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The Devil in the White City: Murder, Magic, and Madness at the Fair that Changed America [Paperback]

Erik Larson
4.2 out of 5 stars  See all reviews (266 customer reviews)
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Book Description

Feb. 10 2004 Vintage

Erik Larson—author of #1 bestseller IN THE GARDEN OF BEASTS—intertwines the true tale of the 1893 World's Fair and the cunning serial killer who used the fair to lure his victims to their death. Combining meticulous research with nail-biting storytelling, Erik Larson has crafted a narrative with all the wonder of newly discovered history and the thrills of the best fiction.

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From Amazon

Author Erik Larson imbues the incredible events surrounding the 1893 Chicago World's Fair with such drama that readers may find themselves checking the book's categorization to be sure that The Devil in the White City is not, in fact, a highly imaginative novel. Larson tells the stories of two men: Daniel H. Burnham, the architect responsible for the fair's construction, and H.H. Holmes, a serial killer masquerading as a charming doctor. Burnham's challenge was immense. In a short period of time, he was forced to overcome the death of his partner and numerous other obstacles to construct the famous "White City" around which the fair was built. His efforts to complete the project, and the fair's incredible success, are skillfully related along with entertaining appearances by such notables as Buffalo Bill Cody, Susan B. Anthony, and Thomas Edison. The activities of the sinister Dr. Holmes, who is believed to be responsible for scores of murders around the time of the fair, are equally remarkable. He devised and erected the World's Fair Hotel, complete with crematorium and gas chamber, near the fairgrounds and used the event as well as his own charismatic personality to lure victims. Combining the stories of an architect and a killer in one book, mostly in alternating chapters, seems like an odd choice but it works. The magical appeal and horrifying dark side of 19th-century Chicago are both revealed through Larson's skillful writing. --John Moe --This text refers to the Hardcover edition.

From Publishers Weekly

Not long after Jack the Ripper haunted the ill-lit streets of 1888 London, H.H. Holmes (born Herman Webster Mudgett) dispatched somewhere between 27 and 200 people, mostly single young women, in the churning new metropolis of Chicago; many of the murders occurred during (and exploited) the city's finest moment, the World's Fair of 1893. Larson's breathtaking new history is a novelistic yet wholly factual account of the fair and the mass murderer who lurked within it. Bestselling author Larson (Isaac's Storm) strikes a fine balance between the planning and execution of the vast fair and Holmes's relentless, ghastly activities. The passages about Holmes are compelling and aptly claustrophobic; readers will be glad for the frequent escapes to the relative sanity of Holmes's co-star, architect and fair overseer Daniel Hudson Burnham, who managed the thousands of workers and engineers who pulled the sprawling fair together 0n an astonishingly tight two-year schedule. A natural charlatan, Holmes exploited the inability of authorities to coordinate, creating a small commercial empire entirely on unpaid debts and constructing a personal cadaver-disposal system. This is, in effect, the nonfiction Alienist, or a sort of companion, which might be called Homicide, to Emile Durkheim's Suicide. However, rather than anomie, Larson is most interested in industriousness and the new opportunities for mayhem afforded by the advent of widespread public anonymity. This book is everything popular history should be, meticulously recreating a rich, pre-automobile America on the cusp of modernity, in which the sale of "articulated" corpses was a semi-respectable trade and serial killers could go well-nigh unnoticed. 6 b&w photos, 1 map.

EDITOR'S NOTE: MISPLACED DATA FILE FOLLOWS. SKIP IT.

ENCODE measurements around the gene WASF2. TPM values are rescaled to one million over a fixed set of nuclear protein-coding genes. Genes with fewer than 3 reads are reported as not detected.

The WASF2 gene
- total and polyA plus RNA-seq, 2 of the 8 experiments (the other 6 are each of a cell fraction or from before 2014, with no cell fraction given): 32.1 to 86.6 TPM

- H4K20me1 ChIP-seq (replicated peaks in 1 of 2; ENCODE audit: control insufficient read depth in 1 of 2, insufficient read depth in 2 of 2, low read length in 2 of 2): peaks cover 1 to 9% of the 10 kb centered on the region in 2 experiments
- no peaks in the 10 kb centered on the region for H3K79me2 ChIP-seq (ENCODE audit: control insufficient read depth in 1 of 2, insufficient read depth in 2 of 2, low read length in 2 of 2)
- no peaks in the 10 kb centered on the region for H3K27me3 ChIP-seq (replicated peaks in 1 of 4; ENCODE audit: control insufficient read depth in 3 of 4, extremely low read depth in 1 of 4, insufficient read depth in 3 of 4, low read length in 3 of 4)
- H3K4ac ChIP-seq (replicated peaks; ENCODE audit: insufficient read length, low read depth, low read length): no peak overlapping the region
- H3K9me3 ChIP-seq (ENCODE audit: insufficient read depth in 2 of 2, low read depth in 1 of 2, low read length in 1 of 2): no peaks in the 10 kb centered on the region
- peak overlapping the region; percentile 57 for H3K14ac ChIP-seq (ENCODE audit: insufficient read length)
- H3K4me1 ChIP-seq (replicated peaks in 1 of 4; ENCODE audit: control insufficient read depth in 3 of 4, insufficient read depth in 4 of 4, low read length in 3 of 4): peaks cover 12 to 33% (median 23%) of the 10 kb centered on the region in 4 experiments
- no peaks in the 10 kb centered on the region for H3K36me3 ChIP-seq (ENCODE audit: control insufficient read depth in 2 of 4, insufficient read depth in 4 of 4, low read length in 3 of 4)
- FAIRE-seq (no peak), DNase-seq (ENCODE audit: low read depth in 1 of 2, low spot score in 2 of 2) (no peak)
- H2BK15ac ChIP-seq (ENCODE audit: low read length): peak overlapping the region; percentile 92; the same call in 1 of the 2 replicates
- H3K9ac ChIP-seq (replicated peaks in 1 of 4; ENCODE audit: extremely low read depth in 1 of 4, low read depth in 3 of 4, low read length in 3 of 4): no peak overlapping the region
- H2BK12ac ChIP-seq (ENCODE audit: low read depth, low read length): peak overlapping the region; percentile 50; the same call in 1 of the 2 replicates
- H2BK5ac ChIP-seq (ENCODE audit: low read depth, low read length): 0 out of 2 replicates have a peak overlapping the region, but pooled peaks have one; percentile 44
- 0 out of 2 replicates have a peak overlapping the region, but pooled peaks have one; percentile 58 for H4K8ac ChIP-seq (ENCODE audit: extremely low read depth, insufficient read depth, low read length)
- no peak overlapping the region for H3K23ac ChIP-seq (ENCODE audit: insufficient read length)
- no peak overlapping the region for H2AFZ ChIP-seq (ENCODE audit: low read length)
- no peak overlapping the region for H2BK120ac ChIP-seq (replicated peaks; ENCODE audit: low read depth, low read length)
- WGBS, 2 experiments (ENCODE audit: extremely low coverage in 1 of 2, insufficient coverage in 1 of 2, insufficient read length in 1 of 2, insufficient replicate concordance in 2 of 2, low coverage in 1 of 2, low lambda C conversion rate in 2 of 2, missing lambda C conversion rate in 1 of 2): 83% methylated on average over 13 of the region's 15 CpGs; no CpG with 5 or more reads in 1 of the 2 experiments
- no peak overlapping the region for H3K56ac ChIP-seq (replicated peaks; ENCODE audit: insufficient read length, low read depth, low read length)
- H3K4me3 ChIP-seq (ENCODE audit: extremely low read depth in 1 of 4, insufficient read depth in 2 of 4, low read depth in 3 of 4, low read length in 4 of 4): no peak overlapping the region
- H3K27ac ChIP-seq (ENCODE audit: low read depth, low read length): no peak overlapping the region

Copyright 2002 Reed Business Information, Inc. --This text refers to the Hardcover edition.

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Customer Reviews

Most helpful customer reviews
5 of 5 people found the following review helpful
5.0 out of 5 stars Well researched, well written Nov. 14 2006
By David
What strikes me most about this book is the detailed research that went into the parallel story about the Chicago World's Fair and how it's woven around the story of the murders. Larson's book is a pure enjoyment--a historical journey into the history of Chicago, warts and all. The reader not only learns about Daniel Burnham's amazing feat pulling together the Columbia Exposition of 1893 and the ways it changed the nation, but he contrasts this event with America's first serial killer, ironically steps away from the fair. The reader is tugged from good to evil, from risk to murder, from heaven to hell. Enjoy the ride and thanks Mr. Larson for allowing us to take that ride!
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5 of 5 people found the following review helpful
5.0 out of 5 stars The Book that Changed Nonfiction Sept. 8 2005
Who knew Chicago isn't called The Windy City because of its strong gusts? Who knew anything about the Chicago World's Fair, or the murderous doctor who plagued the fairgoers? And, finally, who knew reading about a painfully slow architectural process could be so riveting? Larson's nonfiction reads like a novel, leading the reader through the carcass-ridden streets of 19th century Chicago right up to its linen-lined parlours of prestige. A tale of psychopathic darkness, and a tale of heroic intellectual success; The Devil in the White City is an enriching experience.
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2 of 2 people found the following review helpful
In 1890 Chicago had a justly earned reputation for filth, squalor, crime and violence; its biggest tourist attractions were its vast stock yards and slaughterhouses. But that year, having just edged out Philadelphia as the second most populous city in the U.S., Chicagoans had the audacity to dream of being something greater than hog-butchers as they won the bid to host the 1893 World Exposition.